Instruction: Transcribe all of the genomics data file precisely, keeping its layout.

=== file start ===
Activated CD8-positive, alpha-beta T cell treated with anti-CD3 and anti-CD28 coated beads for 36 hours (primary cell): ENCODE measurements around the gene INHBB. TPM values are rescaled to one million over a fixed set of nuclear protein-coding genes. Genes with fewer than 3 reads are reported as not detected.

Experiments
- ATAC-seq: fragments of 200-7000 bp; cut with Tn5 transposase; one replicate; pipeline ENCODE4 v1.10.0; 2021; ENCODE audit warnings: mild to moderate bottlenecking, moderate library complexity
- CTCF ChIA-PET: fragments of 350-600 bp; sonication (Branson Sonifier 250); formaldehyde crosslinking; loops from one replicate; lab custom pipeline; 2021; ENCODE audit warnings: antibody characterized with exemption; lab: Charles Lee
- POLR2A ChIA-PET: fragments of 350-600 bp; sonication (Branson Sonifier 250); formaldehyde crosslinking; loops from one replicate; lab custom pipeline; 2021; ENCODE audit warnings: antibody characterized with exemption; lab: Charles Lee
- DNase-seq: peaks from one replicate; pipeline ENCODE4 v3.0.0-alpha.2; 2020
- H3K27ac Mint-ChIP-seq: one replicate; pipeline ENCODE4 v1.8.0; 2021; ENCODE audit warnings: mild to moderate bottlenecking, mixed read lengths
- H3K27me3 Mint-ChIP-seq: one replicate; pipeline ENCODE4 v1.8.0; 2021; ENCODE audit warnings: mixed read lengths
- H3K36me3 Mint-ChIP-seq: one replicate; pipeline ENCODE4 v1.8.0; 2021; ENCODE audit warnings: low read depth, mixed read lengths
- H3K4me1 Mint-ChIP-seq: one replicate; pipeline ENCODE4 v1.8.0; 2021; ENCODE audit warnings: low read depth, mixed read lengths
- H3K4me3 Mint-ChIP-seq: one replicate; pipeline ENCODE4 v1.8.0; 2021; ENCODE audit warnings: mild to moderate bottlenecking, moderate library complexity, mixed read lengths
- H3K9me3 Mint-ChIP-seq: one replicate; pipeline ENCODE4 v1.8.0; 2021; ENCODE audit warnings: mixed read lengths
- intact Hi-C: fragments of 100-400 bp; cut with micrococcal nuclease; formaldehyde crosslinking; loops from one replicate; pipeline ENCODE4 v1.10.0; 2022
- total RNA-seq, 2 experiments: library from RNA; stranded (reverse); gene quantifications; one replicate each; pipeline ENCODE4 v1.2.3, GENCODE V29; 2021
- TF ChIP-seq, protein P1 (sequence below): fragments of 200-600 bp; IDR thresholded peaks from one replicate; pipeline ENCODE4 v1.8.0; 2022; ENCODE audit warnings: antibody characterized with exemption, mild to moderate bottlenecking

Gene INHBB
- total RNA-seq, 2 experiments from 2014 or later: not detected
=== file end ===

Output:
Activated CD8-positive, alpha-beta T cell treated with anti-CD3 and anti-CD28 coated beads for 36 hours (primary cell): ENCODE measurements around the gene INHBB. TPM values are rescaled to one million over a fixed set of nuclear protein-coding genes. Genes with fewer than 3 reads are reported as not detected.

Experiments
- ATAC-seq: fragments of 200-7000 bp; cut with Tn5 transposase; one replicate; pipeline ENCODE4 v1.10.0; 2021; ENCODE audit warnings: mild to moderate bottlenecking, moderate library complexity
- CTCF ChIA-PET: fragments of 350-600 bp; sonication (Branson Sonifier 250); formaldehyde crosslinking; loops from one replicate; lab custom pipeline; 2021; ENCODE audit warnings: antibody characterized with exemption; lab: Charles Lee
- POLR2A ChIA-PET: fragments of 350-600 bp; sonication (Branson Sonifier 250); formaldehyde crosslinking; loops from one replicate; lab custom pipeline; 2021; ENCODE audit warnings: antibody characterized with exemption; lab: Charles Lee
- DNase-seq: peaks from one replicate; pipeline ENCODE4 v3.0.0-alpha.2; 2020
- H3K27ac Mint-ChIP-seq: one replicate; pipeline ENCODE4 v1.8.0; 2021; ENCODE audit warnings: mild to moderate bottlenecking, mixed read lengths
- H3K27me3 Mint-ChIP-seq: one replicate; pipeline ENCODE4 v1.8.0; 2021; ENCODE audit warnings: mixed read lengths
- H3K36me3 Mint-ChIP-seq: one replicate; pipeline ENCODE4 v1.8.0; 2021; ENCODE audit warnings: low read depth, mixed read lengths
- H3K4me1 Mint-ChIP-seq: one replicate; pipeline ENCODE4 v1.8.0; 2021; ENCODE audit warnings: low read depth, mixed read lengths
- H3K4me3 Mint-ChIP-seq: one replicate; pipeline ENCODE4 v1.8.0; 2021; ENCODE audit warnings: mild to moderate bottlenecking, moderate library complexity, mixed read lengths
- H3K9me3 Mint-ChIP-seq: one replicate; pipeline ENCODE4 v1.8.0; 2021; ENCODE audit warnings: mixed read lengths
- intact Hi-C: fragments of 100-400 bp; cut with micrococcal nuclease; formaldehyde crosslinking; loops from one replicate; pipeline ENCODE4 v1.10.0; 2022
- total RNA-seq, 2 experiments: library from RNA; stranded (reverse); gene quantifications; one replicate each; pipeline ENCODE4 v1.2.3, GENCODE V29; 2021
- TF ChIP-seq, protein P1 (sequence below): fragments of 200-600 bp; IDR thresholded peaks from one replicate; pipeline ENCODE4 v1.8.0; 2022; ENCODE audit warnings: antibody characterized with exemption, mild to moderate bottlenecking

Gene INHBB
- total RNA-seq, 2 experiments from 2014 or later: not detected